Screenwriters Beirne Lay Jr. (Twelve O’Clock High) and Frank D. Gilroy (The Subject Was Roses) manage the service dialogue and relationships without overstatement. When Les Tremayne’s officer speaks out of turn he isn’t punished as a liability to Halsey’s command. Jokey Dennis Weaver chases women and kids his boss to some degree, but when he asks to be transferred to a combat unit, there’s no sentimental baloney about it.   Montgomery and his writers hold the movie together with two narrators, one to explain the U.S. side and one for the Japanese. The voiceovers offer exposition but also place the events in a reflective past. Background information tells us about the men we see, and sometimes their future fates. Although the feeling isn’t as poetic, this ‘voice of fate’ reminds us of Terrence Malick’s The Thin Red Line — it’s kind of spooky, without the irony and political comment of the voiceover in Roger Corman’s The St. Valentine’s Day Massacre.

Adding depth to the proceedings is a score track that consists of nothing but choral music arranged by Roger Wagner. Apparently chosen as a way of getting around a musician’s strike, the brooding chorus imposes a welcome strange vibe on everything. At first we think that Halsey and his men are being compared to Monks — they go about their business backgrounded by downbeat harmonies. But the infrequent military hymns place our thoughts in a reflective mode. This is the main distinguishing aspect of Montgomery’s movie, and I’ve heard more than one non-fan describe it as a major flaw. I wonder if the same fans reject the layer of reflective, abstract poetry imposed on The Thin Red Line?  The chorus focuses our attention on the film’s real subject:  the civilians-turned warriors that stood up when the country was at its weakest, and the commanders that did so well under terrible pressure. The movie spends much of its time watching Bull Halsey brood in isolation.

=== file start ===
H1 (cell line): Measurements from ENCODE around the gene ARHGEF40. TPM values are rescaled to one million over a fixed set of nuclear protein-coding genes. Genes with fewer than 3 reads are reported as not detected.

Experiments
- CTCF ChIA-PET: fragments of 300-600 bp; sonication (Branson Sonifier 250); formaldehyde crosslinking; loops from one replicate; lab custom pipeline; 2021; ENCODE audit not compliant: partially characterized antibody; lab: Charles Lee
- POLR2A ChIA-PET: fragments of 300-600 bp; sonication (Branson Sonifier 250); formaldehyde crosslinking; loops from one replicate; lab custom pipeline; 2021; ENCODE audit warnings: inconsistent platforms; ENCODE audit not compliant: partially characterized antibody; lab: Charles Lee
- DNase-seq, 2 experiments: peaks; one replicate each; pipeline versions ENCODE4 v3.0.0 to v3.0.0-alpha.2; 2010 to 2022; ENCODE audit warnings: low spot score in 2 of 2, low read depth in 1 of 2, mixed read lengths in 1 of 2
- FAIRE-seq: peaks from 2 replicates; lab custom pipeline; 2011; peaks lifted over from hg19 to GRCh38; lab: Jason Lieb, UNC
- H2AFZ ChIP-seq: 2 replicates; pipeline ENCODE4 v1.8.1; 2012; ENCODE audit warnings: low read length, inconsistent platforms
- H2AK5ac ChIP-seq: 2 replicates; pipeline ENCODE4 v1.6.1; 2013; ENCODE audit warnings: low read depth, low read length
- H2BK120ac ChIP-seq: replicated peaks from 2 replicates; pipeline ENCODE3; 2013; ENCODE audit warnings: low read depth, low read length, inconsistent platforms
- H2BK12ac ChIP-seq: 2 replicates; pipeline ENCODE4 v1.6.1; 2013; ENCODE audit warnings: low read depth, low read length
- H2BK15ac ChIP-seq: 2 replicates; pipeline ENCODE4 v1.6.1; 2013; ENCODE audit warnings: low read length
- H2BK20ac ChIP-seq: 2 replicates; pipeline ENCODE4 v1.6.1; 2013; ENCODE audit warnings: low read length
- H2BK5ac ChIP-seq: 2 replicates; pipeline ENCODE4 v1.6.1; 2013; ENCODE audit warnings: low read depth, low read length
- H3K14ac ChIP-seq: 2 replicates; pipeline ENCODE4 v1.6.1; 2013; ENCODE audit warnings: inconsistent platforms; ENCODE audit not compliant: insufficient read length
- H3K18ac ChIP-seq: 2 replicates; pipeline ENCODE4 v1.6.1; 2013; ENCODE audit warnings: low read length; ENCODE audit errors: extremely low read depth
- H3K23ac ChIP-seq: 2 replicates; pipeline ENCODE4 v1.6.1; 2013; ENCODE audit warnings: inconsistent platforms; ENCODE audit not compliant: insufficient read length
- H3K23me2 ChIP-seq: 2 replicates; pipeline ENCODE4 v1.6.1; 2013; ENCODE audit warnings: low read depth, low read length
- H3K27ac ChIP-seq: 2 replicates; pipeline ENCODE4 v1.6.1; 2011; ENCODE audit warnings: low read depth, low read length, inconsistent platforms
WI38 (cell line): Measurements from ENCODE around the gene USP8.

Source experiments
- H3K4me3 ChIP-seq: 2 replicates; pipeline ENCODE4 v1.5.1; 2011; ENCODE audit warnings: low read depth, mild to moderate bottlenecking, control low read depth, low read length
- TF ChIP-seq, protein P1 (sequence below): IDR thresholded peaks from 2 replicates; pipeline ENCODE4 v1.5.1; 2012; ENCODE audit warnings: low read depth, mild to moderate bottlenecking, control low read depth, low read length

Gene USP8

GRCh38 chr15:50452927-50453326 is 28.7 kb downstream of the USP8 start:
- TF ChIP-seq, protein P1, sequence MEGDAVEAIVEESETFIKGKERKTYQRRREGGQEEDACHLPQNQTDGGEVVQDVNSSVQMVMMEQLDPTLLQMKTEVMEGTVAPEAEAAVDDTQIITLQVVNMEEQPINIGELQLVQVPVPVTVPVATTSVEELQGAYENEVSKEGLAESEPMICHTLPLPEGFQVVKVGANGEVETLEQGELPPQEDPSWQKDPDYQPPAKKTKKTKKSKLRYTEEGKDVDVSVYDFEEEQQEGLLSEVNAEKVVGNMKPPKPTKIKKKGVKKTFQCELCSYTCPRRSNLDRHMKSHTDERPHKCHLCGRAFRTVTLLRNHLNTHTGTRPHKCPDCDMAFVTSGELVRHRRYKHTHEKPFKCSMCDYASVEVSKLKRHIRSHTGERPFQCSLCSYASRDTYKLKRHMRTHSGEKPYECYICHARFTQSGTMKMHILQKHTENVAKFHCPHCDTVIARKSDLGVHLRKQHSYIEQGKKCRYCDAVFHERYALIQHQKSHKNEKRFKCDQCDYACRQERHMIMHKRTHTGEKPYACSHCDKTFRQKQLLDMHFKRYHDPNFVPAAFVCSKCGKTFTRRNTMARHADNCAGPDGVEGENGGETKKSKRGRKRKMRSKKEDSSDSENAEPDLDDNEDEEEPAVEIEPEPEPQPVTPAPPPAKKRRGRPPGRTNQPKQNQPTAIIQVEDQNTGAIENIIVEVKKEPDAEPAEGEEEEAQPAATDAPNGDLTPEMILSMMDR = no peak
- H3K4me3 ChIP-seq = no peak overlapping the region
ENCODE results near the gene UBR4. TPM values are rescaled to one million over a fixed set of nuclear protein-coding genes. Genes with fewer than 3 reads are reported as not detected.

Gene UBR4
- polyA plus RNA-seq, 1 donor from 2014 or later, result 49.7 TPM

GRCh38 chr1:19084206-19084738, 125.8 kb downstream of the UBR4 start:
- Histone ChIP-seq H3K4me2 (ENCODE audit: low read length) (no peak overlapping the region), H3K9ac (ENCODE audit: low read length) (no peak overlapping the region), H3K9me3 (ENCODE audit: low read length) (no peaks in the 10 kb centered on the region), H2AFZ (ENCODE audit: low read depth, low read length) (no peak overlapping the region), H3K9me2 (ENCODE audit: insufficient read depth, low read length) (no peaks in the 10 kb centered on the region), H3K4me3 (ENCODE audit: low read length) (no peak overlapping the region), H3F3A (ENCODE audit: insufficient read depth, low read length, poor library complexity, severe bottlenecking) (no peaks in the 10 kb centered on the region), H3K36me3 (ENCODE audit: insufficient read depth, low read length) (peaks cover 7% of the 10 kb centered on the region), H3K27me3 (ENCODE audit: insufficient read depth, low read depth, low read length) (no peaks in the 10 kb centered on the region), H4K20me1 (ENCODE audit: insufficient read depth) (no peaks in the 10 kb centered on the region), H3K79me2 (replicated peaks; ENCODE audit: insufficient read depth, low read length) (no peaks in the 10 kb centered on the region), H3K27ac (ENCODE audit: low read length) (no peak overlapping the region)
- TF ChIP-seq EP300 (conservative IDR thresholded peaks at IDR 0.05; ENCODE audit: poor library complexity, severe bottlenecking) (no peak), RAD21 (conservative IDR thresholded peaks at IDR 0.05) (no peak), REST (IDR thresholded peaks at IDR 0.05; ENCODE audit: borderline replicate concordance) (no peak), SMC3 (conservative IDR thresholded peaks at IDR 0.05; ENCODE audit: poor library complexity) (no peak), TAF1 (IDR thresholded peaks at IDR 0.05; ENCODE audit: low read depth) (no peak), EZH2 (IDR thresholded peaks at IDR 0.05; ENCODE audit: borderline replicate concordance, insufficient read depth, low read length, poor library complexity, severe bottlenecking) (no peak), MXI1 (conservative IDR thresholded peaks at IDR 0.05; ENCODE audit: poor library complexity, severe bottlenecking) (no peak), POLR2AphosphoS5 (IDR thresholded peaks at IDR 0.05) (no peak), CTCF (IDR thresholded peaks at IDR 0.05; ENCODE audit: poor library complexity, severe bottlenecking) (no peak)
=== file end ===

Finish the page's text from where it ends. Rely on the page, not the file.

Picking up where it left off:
The absence of battle scenes gives the show the style of some Japanese films, like Kenji Mizoguchi’s 1941 The 47 Ronin. Adapted from a play, all the action in that classic story occurs off-screen. Thus The Gallant Hours neatly sidesteps the pitfall of making the war look attractive. We see Halsey and his staff getting on and off ships and planes, and riding in jeeps to tour a battlefront. Halsey must rely on second-hand information. Dennis Weaver’s pilot comes back from a mission, having shot down a number of Japanese planes. It’s been a turkey shoot. Even though he’s now an ace, he’s just doing his job and feels no glory in it.